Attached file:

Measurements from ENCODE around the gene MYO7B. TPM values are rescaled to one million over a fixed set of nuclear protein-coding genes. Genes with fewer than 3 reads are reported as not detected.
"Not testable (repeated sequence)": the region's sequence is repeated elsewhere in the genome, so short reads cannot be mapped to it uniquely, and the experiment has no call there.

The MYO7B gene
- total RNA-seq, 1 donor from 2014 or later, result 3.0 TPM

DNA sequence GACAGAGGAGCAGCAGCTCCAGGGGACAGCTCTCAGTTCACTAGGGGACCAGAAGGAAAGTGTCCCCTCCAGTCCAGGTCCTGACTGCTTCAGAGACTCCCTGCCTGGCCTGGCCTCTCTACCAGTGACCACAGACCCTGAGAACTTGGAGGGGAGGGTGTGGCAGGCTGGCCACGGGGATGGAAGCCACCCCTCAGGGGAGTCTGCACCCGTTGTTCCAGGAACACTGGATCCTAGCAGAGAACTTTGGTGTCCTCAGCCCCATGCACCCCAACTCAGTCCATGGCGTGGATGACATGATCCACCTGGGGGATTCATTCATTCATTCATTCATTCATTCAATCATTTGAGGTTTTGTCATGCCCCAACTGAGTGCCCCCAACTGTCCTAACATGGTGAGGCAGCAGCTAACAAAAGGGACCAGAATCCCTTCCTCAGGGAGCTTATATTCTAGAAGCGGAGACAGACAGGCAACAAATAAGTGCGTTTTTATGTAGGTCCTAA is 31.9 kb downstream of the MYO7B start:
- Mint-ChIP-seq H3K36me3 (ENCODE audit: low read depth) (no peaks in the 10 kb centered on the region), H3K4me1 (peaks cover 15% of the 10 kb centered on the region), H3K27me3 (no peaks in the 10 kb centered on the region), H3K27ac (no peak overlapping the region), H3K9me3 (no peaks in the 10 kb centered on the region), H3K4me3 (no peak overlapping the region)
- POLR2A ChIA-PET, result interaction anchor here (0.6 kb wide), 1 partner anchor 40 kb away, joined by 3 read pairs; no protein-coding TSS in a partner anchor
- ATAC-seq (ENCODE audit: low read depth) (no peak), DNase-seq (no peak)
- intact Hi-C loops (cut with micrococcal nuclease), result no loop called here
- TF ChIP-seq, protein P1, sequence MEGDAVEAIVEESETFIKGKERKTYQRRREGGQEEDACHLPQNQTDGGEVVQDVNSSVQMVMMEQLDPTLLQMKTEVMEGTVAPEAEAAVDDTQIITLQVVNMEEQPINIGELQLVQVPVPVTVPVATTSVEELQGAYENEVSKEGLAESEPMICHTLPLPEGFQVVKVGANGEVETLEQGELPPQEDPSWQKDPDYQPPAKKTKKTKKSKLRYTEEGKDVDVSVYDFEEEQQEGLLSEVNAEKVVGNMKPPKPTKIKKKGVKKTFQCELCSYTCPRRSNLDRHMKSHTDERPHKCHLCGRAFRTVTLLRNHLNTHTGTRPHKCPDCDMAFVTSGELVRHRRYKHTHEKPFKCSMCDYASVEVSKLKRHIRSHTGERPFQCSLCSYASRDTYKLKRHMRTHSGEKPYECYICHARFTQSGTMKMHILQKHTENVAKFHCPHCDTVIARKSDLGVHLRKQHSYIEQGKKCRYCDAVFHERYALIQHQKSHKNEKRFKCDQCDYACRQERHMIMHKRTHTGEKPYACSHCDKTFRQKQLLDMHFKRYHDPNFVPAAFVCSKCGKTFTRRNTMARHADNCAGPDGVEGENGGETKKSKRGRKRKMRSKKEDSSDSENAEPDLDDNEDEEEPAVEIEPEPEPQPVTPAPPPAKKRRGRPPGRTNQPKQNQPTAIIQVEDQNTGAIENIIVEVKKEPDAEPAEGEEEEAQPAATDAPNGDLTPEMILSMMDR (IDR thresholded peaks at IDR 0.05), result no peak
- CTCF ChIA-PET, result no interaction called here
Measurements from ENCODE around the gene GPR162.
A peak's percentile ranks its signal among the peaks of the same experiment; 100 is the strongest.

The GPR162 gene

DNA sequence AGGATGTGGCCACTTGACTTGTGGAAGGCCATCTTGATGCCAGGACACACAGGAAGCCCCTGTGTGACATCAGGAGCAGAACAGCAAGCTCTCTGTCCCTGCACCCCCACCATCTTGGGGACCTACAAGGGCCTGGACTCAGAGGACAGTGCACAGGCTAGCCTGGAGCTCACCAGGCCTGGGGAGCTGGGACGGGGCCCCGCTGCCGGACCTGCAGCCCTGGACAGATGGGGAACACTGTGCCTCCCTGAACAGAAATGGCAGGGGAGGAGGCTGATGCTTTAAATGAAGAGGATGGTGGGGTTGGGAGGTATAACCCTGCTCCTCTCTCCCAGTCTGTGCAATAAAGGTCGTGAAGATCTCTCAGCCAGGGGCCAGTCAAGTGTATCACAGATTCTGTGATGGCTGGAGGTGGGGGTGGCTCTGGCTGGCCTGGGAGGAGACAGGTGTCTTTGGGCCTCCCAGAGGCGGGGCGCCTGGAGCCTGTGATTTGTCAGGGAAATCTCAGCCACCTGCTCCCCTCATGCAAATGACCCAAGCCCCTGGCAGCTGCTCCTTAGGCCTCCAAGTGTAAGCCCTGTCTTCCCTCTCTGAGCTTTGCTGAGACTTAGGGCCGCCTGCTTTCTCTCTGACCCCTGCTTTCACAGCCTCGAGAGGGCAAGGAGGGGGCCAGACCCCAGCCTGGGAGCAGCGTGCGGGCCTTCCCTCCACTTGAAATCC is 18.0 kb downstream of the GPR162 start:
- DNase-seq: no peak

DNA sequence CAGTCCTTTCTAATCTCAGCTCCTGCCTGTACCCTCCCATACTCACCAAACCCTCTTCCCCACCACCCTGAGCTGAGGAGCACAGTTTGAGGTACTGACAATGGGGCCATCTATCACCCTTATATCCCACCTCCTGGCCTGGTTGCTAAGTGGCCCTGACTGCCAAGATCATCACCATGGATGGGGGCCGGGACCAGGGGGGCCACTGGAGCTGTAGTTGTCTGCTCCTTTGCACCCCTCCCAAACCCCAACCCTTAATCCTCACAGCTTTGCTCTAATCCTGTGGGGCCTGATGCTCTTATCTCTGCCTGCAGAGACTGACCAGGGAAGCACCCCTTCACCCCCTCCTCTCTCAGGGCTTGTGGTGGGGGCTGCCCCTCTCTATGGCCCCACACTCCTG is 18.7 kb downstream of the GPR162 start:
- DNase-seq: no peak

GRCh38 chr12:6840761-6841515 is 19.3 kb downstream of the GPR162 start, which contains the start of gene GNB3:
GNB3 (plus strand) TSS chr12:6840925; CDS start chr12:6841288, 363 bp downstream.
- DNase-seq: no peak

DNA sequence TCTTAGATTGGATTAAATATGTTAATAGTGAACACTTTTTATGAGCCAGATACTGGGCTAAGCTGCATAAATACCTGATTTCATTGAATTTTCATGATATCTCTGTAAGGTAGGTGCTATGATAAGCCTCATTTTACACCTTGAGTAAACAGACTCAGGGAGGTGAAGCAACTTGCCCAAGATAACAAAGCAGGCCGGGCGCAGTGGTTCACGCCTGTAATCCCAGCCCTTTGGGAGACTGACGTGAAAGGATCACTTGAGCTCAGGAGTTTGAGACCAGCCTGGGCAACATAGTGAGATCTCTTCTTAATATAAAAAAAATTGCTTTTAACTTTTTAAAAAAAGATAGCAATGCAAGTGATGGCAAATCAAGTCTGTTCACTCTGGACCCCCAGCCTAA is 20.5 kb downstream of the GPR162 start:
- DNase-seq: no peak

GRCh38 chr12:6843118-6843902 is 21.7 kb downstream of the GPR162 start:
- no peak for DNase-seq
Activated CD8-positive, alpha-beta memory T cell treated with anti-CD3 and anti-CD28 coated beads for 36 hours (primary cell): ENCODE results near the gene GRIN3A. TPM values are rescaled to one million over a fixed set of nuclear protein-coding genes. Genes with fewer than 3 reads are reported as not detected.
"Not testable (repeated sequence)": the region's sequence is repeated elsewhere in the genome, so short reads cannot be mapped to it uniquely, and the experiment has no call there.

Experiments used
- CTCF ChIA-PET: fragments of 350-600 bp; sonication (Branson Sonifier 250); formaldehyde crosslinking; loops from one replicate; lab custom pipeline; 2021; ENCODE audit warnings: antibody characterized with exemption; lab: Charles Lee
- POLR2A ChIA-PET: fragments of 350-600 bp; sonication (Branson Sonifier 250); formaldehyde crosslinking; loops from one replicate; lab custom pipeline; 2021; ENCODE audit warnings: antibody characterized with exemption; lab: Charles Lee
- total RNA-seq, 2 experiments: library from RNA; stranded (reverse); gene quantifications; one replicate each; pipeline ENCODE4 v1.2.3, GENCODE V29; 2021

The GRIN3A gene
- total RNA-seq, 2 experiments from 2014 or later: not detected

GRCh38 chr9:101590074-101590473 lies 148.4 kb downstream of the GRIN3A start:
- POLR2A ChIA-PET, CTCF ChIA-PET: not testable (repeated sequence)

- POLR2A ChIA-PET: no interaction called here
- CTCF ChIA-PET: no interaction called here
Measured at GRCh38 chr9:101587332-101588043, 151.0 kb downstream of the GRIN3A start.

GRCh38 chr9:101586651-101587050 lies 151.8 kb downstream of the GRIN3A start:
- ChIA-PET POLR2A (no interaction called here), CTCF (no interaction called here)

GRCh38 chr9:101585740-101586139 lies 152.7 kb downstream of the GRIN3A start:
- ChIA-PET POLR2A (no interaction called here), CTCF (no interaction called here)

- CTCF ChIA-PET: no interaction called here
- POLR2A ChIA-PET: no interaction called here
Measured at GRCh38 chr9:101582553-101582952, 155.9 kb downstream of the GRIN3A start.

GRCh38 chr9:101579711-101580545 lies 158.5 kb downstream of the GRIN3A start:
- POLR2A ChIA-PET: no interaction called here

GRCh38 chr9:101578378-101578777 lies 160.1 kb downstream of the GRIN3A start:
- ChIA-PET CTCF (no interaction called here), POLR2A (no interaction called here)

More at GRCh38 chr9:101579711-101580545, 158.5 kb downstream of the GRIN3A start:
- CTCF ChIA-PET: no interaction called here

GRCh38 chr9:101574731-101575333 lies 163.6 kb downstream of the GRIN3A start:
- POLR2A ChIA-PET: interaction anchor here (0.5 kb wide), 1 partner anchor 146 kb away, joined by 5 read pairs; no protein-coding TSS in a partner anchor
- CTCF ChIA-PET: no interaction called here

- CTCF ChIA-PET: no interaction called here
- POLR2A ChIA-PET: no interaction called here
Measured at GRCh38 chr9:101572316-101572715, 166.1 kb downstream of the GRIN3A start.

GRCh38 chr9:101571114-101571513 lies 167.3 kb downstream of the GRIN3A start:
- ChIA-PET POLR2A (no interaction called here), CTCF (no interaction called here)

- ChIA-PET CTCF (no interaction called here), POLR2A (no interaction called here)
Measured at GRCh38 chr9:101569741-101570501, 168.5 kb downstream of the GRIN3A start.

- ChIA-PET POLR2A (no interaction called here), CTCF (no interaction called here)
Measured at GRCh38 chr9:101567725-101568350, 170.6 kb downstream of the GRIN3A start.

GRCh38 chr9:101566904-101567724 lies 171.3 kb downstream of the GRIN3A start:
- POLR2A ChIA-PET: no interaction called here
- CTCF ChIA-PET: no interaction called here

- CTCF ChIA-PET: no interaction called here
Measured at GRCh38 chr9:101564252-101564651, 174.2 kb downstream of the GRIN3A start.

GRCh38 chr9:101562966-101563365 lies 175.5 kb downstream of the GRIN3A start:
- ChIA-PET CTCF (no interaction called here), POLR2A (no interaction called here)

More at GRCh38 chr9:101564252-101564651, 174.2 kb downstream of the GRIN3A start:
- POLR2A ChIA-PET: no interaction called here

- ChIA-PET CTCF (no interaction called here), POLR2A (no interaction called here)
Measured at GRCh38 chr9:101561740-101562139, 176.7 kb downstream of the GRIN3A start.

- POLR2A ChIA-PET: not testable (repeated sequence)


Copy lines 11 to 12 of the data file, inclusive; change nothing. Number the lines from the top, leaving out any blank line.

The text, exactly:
- CTCF ChIA-PET, result no interaction called here
Measurements from ENCODE around the gene GPR162.